Irony Defined

Updated on February 25, 2021 in General Stuff
1 on February 24, 2021

California’s electricity prices are so high that researchers worry people won’t ditch fossil fuel
J.D. Morris | on February 23, 2021

California’s electricity prices are growing so high that they threaten the state’s ability to convince enough people to ditch fossil fuel-powered cars and appliances, new research says.

California’s electricity prices are growing so high that they threaten the state’s ability to convince enough people to ditch fossil fuel-powered cars and appliances, new research says.

The state’s electric rates are now two to three times what it costs to provide power, a paper released by the energy institute at UC Berkeley’s Haas School of Business and the nonprofit think tank Next 10 reported.

As much as 77% of what investor-owned electric companies recover through rates are related to fixed costs that don’t change based on consumption, the paper says. That includes generation, transmission and distribution costs but also subsidies for low-income households and public programs such as increasing energy efficiency, the authors concluded.

Low- and average-income residents are disproportionately burdened by the state’s high electric prices because they use only modestly less power than people with higher incomes. High-income households are also more likely to install solar panels on their roofs, reducing their utility bills, the paper said.

Severin Borenstein, a UC Berkeley energy economist who spearheaded the paper, said he’s concerned that California is saddling its electric rates with too many things that are divorced from the direct cost of powering homes and businesses. Investments to reduce wildfire risk are one example, as are bill subsidies and funding for various other public programs.

He said the state should look at paying for some of those extra programs and policies through income or sales taxes instead. Another option could be allowing California utilities to implement fixed charges that vary based on income, meaning wealthier households would pay a higher monthly fee.

Otherwise, the state could end up in a situation where electric rates are “vastly higher than the true cost of using electricity,” Borenstein said. “At the same time, we’re going to have rates that are going to be so high that it will be a huge discouragement to using electricity for things that we need people to adopt if we’re going to decarbonize the economy.”

California has some of the highest electric rates in the country, though the specifics vary by utility. Pacific Gas and Electric Co.’s residential electric rates are about about 80% higher than the national average, while San Diego Gas & Electric charges about double the national average and Southern California Edison’s are 45% higher, according to Borenstein’s paper.

Monthly bills for California customers have historically been relatively low thanks to the state’s temperate climate. Still, Mark Toney, executive director of The Utility Reform Network consumer group, agreed that Californians pay for too much through their electric rates.

“There are too many costs that have nothing to do with providing safe, reliable clean energy,” Toney said. “That’s really what ratepayers should be paying. We got no business paying for things like electric vehicles and home electrification — other sectors need to pay for that.”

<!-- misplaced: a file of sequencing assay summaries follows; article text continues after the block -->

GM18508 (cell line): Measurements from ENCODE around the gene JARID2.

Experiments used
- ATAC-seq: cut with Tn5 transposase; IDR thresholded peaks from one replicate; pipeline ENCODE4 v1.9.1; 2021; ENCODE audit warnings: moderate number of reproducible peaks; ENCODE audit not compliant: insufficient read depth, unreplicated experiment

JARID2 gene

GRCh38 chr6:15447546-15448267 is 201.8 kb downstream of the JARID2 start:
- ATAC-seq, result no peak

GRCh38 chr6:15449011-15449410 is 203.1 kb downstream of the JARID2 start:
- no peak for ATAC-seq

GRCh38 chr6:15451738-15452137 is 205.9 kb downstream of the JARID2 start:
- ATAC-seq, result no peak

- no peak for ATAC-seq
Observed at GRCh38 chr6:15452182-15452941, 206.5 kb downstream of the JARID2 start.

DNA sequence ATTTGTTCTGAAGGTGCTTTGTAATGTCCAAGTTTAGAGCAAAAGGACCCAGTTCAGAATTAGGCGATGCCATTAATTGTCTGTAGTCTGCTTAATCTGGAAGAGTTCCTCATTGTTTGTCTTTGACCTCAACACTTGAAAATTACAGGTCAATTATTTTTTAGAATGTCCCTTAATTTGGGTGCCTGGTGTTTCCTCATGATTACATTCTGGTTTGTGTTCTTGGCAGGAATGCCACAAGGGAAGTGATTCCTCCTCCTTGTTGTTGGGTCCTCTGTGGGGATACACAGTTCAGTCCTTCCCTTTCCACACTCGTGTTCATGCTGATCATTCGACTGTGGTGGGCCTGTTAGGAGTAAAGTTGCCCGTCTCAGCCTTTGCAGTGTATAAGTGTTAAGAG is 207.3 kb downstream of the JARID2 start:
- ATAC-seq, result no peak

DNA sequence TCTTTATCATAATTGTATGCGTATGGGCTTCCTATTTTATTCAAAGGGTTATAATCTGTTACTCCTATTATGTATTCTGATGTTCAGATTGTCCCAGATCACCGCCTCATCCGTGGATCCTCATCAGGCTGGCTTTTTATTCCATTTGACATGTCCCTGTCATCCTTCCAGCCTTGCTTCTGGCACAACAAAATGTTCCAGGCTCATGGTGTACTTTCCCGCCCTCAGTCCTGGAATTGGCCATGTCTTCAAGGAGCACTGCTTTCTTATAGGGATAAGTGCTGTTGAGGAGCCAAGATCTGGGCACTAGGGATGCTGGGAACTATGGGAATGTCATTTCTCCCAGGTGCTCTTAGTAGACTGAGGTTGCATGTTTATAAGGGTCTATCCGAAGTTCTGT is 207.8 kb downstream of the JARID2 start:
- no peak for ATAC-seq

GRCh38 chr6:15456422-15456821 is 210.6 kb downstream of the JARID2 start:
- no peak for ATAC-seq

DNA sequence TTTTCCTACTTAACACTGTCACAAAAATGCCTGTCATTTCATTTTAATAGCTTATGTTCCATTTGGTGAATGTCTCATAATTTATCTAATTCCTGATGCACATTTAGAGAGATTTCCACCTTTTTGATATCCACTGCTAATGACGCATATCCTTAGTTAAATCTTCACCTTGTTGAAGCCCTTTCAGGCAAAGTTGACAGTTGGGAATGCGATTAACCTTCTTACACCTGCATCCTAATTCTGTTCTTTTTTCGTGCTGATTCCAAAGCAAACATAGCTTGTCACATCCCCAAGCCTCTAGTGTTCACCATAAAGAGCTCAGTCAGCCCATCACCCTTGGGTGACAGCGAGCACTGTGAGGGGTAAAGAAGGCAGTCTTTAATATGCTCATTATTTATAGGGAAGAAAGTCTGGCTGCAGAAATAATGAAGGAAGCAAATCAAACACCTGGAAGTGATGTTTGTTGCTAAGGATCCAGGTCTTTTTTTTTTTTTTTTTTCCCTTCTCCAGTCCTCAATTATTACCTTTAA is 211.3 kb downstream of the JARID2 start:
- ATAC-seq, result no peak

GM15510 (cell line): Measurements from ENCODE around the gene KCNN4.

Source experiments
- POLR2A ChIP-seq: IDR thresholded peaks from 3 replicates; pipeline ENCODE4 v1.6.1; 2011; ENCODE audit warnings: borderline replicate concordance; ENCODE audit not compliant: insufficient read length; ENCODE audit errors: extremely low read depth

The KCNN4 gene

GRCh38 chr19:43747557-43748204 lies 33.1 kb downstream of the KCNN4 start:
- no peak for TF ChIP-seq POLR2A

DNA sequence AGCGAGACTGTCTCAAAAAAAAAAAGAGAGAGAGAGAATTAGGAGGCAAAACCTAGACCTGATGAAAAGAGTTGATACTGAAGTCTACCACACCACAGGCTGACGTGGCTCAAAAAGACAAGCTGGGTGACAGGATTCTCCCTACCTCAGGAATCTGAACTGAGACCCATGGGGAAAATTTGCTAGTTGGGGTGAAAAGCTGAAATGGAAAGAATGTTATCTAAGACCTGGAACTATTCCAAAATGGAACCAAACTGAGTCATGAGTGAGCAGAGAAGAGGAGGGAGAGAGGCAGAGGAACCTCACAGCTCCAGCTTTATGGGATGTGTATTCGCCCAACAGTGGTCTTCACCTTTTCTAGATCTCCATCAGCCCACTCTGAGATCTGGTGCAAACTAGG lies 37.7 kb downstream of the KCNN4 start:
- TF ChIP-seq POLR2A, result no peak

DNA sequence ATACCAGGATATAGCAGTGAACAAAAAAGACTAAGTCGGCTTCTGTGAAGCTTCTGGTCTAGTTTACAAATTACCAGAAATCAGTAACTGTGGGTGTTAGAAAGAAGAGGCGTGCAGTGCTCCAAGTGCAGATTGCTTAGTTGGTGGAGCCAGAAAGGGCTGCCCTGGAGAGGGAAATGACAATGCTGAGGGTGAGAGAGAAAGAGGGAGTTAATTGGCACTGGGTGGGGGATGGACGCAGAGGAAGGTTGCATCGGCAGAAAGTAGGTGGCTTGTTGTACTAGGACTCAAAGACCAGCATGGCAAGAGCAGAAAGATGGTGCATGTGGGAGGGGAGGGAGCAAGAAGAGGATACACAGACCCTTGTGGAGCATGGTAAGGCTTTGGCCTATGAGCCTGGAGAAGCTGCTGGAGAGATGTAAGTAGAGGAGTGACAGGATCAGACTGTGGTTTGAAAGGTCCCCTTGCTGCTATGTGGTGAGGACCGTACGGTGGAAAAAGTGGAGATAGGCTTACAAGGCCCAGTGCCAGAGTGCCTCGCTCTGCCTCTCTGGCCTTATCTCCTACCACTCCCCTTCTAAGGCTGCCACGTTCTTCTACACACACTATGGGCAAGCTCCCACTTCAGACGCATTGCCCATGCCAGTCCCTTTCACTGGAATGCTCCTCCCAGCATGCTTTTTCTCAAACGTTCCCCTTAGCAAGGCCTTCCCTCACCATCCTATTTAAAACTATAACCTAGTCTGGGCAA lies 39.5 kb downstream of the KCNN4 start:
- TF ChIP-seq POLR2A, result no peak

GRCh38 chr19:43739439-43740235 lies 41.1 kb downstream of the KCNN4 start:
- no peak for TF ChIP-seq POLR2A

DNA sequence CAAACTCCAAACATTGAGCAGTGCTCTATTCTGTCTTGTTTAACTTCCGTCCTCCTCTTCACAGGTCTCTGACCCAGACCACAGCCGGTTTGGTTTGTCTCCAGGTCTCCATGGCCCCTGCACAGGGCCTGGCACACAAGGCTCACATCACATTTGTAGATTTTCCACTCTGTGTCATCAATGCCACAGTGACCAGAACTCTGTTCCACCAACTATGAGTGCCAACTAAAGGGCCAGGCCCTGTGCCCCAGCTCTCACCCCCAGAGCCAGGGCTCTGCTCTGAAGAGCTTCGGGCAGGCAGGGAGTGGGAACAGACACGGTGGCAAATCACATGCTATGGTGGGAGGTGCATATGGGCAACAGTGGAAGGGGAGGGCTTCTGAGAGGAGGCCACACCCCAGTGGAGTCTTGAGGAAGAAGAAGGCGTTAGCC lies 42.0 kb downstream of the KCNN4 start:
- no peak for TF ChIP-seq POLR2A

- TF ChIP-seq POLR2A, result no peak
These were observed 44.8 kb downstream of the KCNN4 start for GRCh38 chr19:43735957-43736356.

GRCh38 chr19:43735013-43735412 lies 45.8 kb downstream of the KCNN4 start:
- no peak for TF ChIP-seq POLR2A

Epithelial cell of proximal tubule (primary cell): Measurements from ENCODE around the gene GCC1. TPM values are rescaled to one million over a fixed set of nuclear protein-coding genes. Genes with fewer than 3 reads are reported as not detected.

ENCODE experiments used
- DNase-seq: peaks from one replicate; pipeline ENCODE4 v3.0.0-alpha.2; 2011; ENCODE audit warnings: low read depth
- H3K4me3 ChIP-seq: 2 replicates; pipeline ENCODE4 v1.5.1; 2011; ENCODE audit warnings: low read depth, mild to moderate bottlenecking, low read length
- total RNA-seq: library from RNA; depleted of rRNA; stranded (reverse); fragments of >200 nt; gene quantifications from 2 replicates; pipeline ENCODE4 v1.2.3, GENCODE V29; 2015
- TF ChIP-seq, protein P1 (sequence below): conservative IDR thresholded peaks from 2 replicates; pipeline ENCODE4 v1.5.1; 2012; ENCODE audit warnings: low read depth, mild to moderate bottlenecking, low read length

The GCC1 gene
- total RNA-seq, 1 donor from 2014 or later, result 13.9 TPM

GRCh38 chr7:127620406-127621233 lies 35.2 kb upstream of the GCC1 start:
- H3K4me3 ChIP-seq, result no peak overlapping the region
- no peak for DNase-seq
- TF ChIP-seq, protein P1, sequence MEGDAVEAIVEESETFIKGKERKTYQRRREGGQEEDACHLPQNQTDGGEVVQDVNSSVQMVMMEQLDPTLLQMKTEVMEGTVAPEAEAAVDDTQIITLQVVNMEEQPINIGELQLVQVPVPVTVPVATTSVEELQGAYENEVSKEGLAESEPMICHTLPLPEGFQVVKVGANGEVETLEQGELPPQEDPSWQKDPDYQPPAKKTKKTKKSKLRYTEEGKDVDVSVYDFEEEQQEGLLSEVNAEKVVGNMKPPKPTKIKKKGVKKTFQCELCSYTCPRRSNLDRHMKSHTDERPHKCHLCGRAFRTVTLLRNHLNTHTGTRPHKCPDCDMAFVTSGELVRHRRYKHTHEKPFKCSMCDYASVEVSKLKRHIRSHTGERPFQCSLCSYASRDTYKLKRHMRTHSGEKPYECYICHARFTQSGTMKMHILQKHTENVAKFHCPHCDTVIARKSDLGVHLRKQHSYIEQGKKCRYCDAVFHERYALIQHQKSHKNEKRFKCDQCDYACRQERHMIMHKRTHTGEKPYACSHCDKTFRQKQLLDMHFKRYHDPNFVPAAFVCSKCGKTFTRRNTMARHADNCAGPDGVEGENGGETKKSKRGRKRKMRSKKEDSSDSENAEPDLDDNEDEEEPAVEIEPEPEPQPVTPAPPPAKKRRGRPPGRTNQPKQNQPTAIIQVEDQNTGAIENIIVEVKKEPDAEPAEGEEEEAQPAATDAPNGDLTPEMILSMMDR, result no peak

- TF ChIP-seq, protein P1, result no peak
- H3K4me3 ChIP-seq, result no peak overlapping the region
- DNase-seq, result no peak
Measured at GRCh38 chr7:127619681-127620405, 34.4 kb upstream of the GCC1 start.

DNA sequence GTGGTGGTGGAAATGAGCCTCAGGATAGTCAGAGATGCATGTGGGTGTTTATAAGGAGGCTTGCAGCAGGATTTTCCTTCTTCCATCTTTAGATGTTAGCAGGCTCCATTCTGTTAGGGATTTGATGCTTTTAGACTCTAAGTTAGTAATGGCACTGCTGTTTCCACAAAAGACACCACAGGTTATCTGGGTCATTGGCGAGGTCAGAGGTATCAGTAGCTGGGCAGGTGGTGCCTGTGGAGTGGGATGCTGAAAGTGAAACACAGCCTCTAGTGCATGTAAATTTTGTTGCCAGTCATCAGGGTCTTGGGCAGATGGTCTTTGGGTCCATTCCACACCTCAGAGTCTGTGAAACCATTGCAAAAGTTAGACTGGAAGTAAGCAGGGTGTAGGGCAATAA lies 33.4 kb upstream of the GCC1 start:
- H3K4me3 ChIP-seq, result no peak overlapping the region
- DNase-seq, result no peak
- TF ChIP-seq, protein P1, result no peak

Borenstein will present his findings Wednesday at a special California Public Utilities Commission hearing that will focus on electricity prices.

In advance of that hearing, the commission released its own paper projecting steady increases in electricity rates for the three major power companies over the next 10 years. The paper warned that upward pressure on rates could “trigger equity and affordability concerns for vulnerable customer populations” if not handled properly.

J.D. Morris is a San Francisco Chronicle staff writer. Email: jd.morris@sfchronicle.com Twitter: @thejdmorris

 
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0 on February 25, 2021

Here’s a true story.

I quit the electric power business because of Jay Leno.

Here’s how it went. 

In my tenure at Wisconsin Public Service Corp, the emerging culture of the company was actively hostile to our own product. This was all driven by the Public Service Commission in Madison and the Federal Energy Regulatory Commission, of course, but the implicit (and occasionally explicit) position of the company was that we wanted to reduce the amount of electricity we sold. The idea of actively trying to sell more? Insane. We had a “marketing” department, but all they really did was administer various (economically stupid and ineffective) “conservation” programs we were required to offer.

Things like giving away blankets people could use to wrap their electric water heaters. Pure idiocy. No rational person would ever spend their own money on one of those blankets. The break even period (dollars saved vs dollars spent) was more than any human lifetime. (I would know. It was my job to do the math.) We also spent a lot of money nagging people to replace their 100W bulbs with 60W bulbs. Stuff like that.

And then one day I’m watching television, and there’s Jay Leno, pitching Doritos.

The tagline: “Crunch all you want. We’ll make more!

Hit me like a ton of bricks. It occurred to me that I had been sucked in to a corporate culture that was in a very real sense self-loathing. We didn’t see ourselves as doing good. We saw ourselves as actively harming society.

Which is pretty insane, when you consider what a society without abundant electricity is like.

I decided I was too young to spend my career in that environment. So I quit.

 

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